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SSC Laser
26th January 2016

CEO Tackles Treacherous Arctic for Charity

So after my race through the Sahara Desert in 2014, and then a similar race through the Jungles of Peru in 2015, it seemed like a perfectly logical thing to do in 2016… To enter a 230km race across the Arctic! The ICE ULTRA. An Extreme Footrace through Arctic Sweden.

The Ice Ultra offers an incredible adventure over 230km of some of the most pristine snow covered landscapes in the world. With snow fields, mountains and frozen lakes, the Ice Ultra offers a demanding route in challenging conditions with temperatures dipping down to – 30°C.

The area we race through is a UNESCO World Heritage area so remote that snowmobiles are not even permitted to enter. With the freezing temperatures and various terrains testing competitors’ physical and mental endurance, the Ice Ultra offers an amazing adventure and one of my biggest ultra-marathon challenges! It’s another self-sufficient race. I have to carry everything I need for the week on my back, except for water which will be handed out at check-points every 15-20 km.

With just over two weeks to go until I fly out to take part in the adventure of a lifetime, I have finalised most of my kit and equipment choices, including freeze-dried food, a sleeping bag, safety equipment and a minimum of 1.5 litres of water carrying capacity. I fly out to the North of Sweden on Wednesday 10th February, for a race start on Friday 12th February. The first three days we will be travelling 50km per day, followed by a 70km stretch and then a shorter, yet still gruelling 10km day.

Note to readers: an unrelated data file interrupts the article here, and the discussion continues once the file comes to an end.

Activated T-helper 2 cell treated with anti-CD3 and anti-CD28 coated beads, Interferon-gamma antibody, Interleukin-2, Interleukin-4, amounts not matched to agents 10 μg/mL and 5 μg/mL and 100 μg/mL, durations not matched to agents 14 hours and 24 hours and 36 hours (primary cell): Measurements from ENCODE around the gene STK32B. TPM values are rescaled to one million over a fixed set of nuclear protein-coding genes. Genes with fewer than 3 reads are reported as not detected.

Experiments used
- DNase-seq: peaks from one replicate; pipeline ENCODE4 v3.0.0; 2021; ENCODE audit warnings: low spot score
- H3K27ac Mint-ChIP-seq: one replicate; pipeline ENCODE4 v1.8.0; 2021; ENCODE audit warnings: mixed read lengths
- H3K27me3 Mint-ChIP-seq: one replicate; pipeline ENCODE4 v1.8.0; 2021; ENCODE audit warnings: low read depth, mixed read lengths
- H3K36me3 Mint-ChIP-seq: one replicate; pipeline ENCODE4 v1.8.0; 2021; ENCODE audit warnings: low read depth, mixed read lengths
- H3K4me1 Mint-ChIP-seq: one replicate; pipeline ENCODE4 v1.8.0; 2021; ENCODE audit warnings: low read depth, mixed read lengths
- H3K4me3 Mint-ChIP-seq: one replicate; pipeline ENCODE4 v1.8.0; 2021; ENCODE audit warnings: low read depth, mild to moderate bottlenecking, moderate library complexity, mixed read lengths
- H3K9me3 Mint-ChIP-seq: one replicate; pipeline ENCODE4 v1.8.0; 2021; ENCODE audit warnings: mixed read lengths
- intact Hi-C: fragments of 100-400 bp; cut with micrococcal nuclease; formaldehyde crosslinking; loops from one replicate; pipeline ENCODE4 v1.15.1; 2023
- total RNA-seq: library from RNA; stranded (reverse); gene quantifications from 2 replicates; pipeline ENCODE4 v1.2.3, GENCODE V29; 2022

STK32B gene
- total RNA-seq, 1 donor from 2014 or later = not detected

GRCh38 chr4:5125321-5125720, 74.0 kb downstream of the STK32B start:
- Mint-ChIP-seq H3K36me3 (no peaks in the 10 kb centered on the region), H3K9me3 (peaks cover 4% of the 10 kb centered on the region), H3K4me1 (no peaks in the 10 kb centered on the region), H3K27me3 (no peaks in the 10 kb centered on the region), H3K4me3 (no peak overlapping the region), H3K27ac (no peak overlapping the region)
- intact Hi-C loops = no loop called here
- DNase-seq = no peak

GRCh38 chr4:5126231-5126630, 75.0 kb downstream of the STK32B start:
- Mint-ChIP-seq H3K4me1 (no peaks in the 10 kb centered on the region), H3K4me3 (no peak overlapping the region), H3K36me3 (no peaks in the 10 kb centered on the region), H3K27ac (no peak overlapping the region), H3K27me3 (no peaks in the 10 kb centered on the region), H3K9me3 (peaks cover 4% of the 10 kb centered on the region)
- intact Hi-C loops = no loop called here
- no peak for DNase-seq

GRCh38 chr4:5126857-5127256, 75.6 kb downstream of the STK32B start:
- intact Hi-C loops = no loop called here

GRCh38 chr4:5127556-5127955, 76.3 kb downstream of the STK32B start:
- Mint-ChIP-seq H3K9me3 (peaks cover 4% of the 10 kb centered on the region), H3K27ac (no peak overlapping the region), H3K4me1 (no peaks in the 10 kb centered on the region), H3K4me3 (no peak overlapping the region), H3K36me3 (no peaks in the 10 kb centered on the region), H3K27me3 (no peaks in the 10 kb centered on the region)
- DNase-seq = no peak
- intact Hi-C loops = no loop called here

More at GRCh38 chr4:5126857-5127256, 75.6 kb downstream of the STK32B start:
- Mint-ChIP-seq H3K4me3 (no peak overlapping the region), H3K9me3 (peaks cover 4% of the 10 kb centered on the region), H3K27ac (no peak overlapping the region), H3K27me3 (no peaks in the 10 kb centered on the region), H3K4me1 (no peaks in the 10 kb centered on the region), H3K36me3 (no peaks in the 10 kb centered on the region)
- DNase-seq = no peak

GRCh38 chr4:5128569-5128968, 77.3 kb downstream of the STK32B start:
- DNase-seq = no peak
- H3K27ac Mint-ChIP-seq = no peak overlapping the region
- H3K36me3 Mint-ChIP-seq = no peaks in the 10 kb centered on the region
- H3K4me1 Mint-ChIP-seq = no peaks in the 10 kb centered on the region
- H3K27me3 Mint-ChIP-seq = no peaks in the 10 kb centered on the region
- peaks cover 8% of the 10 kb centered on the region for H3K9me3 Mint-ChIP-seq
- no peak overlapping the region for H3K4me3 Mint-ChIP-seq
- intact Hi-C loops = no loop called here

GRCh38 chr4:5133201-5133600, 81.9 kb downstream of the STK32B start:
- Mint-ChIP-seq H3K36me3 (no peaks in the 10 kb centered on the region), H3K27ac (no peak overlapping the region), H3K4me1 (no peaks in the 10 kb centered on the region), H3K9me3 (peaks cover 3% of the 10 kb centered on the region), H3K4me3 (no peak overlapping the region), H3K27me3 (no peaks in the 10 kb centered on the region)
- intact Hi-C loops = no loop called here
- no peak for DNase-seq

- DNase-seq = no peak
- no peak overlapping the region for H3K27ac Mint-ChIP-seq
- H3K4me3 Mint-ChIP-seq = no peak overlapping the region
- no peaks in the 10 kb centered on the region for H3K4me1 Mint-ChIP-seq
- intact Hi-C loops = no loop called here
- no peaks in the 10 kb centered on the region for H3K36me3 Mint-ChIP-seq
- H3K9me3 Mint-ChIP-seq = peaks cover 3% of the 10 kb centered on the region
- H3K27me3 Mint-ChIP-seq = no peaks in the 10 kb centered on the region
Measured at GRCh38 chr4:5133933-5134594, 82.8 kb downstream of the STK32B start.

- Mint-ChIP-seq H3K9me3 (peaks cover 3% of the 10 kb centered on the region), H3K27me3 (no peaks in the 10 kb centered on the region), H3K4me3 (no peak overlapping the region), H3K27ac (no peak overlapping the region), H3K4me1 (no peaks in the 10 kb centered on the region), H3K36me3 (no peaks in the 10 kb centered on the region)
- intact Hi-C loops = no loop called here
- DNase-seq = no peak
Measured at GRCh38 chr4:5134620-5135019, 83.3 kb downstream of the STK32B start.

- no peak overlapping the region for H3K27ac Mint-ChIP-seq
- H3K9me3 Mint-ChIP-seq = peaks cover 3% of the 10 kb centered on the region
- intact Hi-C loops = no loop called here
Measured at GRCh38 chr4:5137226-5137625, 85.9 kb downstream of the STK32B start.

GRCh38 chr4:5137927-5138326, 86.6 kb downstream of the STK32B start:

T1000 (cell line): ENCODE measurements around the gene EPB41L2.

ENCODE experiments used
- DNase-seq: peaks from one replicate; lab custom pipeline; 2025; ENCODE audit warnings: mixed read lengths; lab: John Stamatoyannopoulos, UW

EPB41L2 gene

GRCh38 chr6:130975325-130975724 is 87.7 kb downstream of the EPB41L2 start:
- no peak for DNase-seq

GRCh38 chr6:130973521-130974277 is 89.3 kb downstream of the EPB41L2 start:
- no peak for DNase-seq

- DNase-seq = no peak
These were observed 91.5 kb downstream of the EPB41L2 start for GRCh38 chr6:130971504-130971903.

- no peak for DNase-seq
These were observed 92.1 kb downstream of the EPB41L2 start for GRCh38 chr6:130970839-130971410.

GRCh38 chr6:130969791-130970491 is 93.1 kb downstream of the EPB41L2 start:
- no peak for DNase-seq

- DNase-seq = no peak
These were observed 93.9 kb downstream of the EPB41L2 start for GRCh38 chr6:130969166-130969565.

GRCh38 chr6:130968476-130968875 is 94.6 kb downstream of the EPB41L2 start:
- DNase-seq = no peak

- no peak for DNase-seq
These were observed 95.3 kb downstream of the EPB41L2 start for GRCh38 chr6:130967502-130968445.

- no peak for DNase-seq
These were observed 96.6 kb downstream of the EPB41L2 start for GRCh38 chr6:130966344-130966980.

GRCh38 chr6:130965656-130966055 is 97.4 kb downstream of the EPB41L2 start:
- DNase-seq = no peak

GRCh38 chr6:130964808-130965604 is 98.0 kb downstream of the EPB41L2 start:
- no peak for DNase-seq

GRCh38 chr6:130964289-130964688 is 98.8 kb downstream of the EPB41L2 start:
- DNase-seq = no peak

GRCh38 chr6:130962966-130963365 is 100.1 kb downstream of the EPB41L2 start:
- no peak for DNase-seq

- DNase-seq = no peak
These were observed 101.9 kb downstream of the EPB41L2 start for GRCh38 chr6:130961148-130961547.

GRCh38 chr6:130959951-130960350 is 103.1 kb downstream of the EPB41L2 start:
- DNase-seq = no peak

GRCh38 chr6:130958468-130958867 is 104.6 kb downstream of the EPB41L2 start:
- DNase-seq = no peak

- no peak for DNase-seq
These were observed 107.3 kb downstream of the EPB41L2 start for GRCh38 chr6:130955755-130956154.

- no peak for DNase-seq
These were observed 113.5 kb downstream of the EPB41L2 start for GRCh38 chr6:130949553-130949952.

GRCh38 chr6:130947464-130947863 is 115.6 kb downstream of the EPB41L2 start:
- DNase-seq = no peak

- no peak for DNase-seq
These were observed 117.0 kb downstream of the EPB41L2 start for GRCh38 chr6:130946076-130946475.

Lightweight choices are critical to stand a chance of getting on the podium at the end of the race. Running in Arctic conditions means extra kit is needed compared to my previous ultra-marathon races. Layers of clothing, gloves, and socks are critical to ensuring I stay warm, don’t freeze to death in my own sweat, and that I keep all of my digits from being frost-bitten off.

Carrying all of this kit and being disciplined about the way I operate during the race and overnight, all contributes to making an already challenging race considerably harder. Four hours of daylight per day will mean many hours running by head torch, and deep snow will be a test for running in snowshoes. Snowshoe running is difficult, and depending on the snow conditions, will be on my feet for between 20% and 80% of the race.

I am paying all my own expenses, and am asking for sponsorship to support my favourite charities. Every single penny that you donate goes to my chosen charities.

To find out how to donate please follow this link to my Virgin Money Giving page:



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